During his Wednesday speech at the US Capitol on the 30th anniversary of the tearing down of the Berlin Wall that took place on November 9, 1989, former US Ambassador to Poland Daniel Fried said that "Berlin Wall fell because Communism fell in Poland first."
Following the ceremony, Mr Fried told the US think-tank Atlantic Council that “the fall of the Berlin Wall followed the establishment of non-communist government in Poland, the Poles were first. Poles were the first out of the box in 1989 and the Polish success triggered the Hungarian communists to quickly negotiate a surrender of power. That, in turn, helped trigger the Velvet Revolution and all of this brought an end of the Berlin Wall.”
“The failure of communism was the underlying factor in all of this,” said the former US Ambassador, adding that when Mikhail Sergeyevich Gorbachev came into power in 1985 he tried to reform the Soviet Union – something that Mr Fried called "an impossible task."
"To attempt it, he needed a better relationship with the West, so the option of another Martial Law in Poland or another Czechoslovak invasion… were possible… but it would"ve been costly. So Gorbachev is trying to reform [the USSR] and the Poles, the Solidarity people, Lech Wałęsa, they realised that the bars on that jail were rusty. One big shove and we"re out," said Mr Fried.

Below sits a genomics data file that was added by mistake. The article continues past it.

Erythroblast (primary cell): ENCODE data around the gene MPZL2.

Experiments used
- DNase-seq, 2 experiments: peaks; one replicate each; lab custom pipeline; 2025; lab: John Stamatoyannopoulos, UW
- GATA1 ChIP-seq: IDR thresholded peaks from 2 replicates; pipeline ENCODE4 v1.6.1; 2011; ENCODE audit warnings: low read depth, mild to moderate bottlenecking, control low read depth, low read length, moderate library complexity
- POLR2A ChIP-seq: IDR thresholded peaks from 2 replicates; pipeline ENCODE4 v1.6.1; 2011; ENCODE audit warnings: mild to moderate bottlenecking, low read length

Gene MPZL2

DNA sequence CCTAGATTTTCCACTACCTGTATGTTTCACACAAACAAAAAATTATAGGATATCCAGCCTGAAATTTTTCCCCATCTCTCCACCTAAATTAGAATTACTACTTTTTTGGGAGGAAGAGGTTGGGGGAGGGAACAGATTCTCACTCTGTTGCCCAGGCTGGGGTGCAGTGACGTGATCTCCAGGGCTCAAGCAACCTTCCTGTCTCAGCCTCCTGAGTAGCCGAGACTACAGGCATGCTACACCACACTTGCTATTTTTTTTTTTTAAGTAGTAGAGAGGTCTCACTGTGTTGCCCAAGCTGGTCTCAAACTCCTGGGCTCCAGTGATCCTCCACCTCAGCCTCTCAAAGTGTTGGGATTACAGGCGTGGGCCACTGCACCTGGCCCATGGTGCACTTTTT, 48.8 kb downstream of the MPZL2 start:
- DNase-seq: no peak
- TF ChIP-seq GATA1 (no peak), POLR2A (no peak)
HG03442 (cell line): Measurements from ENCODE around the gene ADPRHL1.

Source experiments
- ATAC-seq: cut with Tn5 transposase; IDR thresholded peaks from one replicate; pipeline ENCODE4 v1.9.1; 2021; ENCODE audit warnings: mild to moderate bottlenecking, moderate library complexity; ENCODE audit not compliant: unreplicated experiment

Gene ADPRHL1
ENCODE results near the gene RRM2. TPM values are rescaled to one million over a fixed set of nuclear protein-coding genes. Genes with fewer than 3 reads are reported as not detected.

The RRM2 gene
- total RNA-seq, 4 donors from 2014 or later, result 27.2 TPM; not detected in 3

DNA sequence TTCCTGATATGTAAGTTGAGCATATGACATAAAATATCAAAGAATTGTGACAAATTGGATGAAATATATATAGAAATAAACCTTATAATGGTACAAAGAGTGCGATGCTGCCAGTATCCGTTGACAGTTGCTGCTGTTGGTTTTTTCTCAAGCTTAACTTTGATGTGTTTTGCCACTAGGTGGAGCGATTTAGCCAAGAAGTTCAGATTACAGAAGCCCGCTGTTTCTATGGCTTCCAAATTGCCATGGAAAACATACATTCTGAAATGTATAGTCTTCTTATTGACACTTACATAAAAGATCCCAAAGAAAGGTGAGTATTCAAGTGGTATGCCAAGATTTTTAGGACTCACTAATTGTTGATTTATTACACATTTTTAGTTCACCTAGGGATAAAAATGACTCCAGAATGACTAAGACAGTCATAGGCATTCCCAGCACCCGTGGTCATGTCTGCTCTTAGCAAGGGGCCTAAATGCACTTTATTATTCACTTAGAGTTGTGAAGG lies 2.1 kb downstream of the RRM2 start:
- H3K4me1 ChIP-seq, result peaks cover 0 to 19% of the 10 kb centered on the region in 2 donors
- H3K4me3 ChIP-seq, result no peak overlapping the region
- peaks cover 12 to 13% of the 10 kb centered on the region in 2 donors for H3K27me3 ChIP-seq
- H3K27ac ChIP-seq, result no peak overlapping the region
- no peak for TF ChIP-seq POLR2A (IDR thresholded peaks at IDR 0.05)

The diplomat went on to stress that "no one in Washington believed it was possible... I know because at the time I was the Polish desk officer, I was reading all the reports from the US Embassy in Warsaw, which nailed it. They absolutely nailed it and I believed it partly because my own sense told me that the Polish communists lost control of the politics in the country."
"[The communists] were about to ask the Poles for what amounted to a referendum on communism, with a Polish Pope in Rome. Like, are you serious?... But it didn’t matter what Washington felt. The Poles grabbed history and ran with it," said Mr Fried, adding that Condoleeza Rice was responsible for convincing "George H.W. Bush to put his weight behind the Polish negotiations between the Solidarity and the communists."
“George H.W. Bush’s combination of strategic vision & tactical reserve, his rhetorical understatement just nailed it. It was perfect… He didn’t want to dance on the grave of communism, but he wanted to push history forward,” Ambassador Daniel Fried shares.https://t.co/JN7zZC7XD6— Atlantic Council (@AtlanticCouncil) November 13, 2019